As explained previously, the supposed crimes of Meng were committed outside the US. The statement of facts affirms that this was the case and reveals that the US charges arose because Huawei’s economic transactions were denominated in US dollars “that cleared through the United States.” This is imperial over-reach at its worst and supports the statement of the Cross-Canada Campaign to Free Meng Wanzhou that the US request to extradite Meng is a case of extraterritoriality—imposing a state’s laws on other countries—a pillar of colonial-era unequal treaties imposed on China and many other countries.

Why now?

The attempt to extradite Meng, resulting in the imprisonment of Kovrig and Spavor, was a Trump-era initiative with little support among US allies.

The detention of the two Michaels upped the ante, and the Canadian government worked its diplomatic channels to maximize pressure for the release of Kovrig and Spavor. The deferred prosecution agreement, with the supposed confession of wrongdoing by Meng, was a face-saving mechanism that allowed Biden to rid himself of the extradition request and obtain the release of Kovrig and Spavor.

The dispute was an irritant at a time when the Biden-led US administration is looking to shore up support to isolate China and defend its empire in Asia. While some have referred to recent US policies as a “New Cold War” such a moniker may not be suitable since there is not much new or ‘cold’ in its policies—present or past.

US containment policies that arose in the Second World War led not to a cold war but to ‘hot’ ones and the deaths of millions in Japan, Korea and Vietnam, a topic dealt with in some detail in Orienting Canada: Race, Empire and the Transpacific.

In the 1980s, US policymakers hoped that promoting capitalism in China would undermine the communist regime. It instead gave birth to a new global competitor spurring US regimes, from Obama to Biden, to bolster their Pacific presence, particularly through military means.

Faced with the fallout from the abject failure of the US (and Canadian) war in Afghanistan, the Biden regime didn’t need the grief arising from the Meng affair when it was trying to build support for further military encirclement of China through the Quad (the military alliance of the US, Australia, Japan, and India) against China.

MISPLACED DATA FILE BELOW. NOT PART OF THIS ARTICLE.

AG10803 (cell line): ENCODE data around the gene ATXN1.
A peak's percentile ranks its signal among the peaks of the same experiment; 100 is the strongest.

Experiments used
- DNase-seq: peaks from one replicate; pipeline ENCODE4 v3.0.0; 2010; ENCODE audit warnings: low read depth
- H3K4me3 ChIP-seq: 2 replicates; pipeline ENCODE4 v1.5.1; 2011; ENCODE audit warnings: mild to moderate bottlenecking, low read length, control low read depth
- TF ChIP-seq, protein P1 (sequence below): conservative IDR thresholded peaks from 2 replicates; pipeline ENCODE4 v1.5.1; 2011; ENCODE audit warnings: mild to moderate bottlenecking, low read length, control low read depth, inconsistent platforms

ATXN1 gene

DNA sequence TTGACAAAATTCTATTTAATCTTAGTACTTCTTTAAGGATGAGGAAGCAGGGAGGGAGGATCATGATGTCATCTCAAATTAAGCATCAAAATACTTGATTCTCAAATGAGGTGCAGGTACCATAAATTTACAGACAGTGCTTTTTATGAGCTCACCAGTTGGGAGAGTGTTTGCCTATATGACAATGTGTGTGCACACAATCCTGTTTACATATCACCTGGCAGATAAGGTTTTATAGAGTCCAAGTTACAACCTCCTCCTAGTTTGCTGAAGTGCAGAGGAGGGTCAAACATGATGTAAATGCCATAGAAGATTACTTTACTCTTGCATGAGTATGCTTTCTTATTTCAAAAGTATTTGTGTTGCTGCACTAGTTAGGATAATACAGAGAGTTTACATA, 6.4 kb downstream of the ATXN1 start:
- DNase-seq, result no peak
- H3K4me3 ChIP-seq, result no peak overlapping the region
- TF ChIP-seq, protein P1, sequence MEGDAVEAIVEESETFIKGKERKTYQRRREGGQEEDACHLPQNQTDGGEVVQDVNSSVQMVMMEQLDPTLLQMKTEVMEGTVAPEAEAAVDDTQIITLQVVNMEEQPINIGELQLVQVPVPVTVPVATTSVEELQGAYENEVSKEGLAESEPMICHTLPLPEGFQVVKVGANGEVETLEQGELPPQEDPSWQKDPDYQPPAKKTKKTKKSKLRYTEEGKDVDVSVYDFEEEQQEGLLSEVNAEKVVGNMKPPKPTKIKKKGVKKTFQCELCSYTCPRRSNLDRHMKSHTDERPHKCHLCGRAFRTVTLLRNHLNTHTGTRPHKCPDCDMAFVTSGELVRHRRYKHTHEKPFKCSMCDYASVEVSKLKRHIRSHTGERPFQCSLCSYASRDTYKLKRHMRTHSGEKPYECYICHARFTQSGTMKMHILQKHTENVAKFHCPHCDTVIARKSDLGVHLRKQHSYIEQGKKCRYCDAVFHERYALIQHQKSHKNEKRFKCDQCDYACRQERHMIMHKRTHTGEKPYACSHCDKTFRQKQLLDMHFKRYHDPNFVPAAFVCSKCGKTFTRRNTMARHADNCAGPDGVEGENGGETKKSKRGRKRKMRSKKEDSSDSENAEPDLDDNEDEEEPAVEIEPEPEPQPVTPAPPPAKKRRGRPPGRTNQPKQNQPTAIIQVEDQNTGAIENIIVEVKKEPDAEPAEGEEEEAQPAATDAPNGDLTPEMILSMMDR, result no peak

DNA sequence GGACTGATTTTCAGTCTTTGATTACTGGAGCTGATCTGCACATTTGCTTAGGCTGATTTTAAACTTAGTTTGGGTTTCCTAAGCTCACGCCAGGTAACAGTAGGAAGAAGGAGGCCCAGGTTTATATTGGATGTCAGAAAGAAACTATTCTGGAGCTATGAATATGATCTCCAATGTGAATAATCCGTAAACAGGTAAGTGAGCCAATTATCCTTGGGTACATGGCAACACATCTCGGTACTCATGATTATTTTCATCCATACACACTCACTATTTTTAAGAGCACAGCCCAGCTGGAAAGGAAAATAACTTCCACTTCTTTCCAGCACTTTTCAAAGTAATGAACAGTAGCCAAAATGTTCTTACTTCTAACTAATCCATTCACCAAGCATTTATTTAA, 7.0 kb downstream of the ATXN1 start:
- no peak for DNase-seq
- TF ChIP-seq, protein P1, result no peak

This has not proved such an easy feat. Its recent move to push through a tripartite deal (US-UK-Australia or AUKUS) to build nuclear submarines for Australia for use against China has run up against major backlash, particularly from France who lost a contract with Australia to build conventional submarines. France has protested by recalling its ambassadors to Australia and the US.

In the US as well, opposition to US policies in the Pacific is growing as organizations such as the newly formed Committee for a Sane US-China Policy actively educate US citizens. But it is a hard slog not helped by Chinese policies that have thwarted reform movements.

If, as Bishop University’s David Webster suggests, China’s actions in this affair highlight its search for the same global privileges as the United States, we need to rethink the emerging world order. It is not good enough to side with China because the modern Chinese nation emerged in a just struggle against imperialism, or simply because China opposes the US empire.

The Chinese state today wields enormous power, economic and coercive, and how it uses that power matters. As the war drums beat on, in Canada and elsewhere, misinformation will proliferate and the danger of conflict, nuclear or otherwise, will also escalate.

Finding a path for peace is possible but not easy given that the world is already facing a climate crisis, an enduring pandemic, and the continuing effects of two centuries of settler colonialism.

John Price is professor emeritus at the University of Victoria, author of Orienting Canada, and a member of the Advisory Board of the newly formed Canada-China Focus, a project of the Canadian Foreign Policy Institute and the Centre for Global Studies (University of Victoria).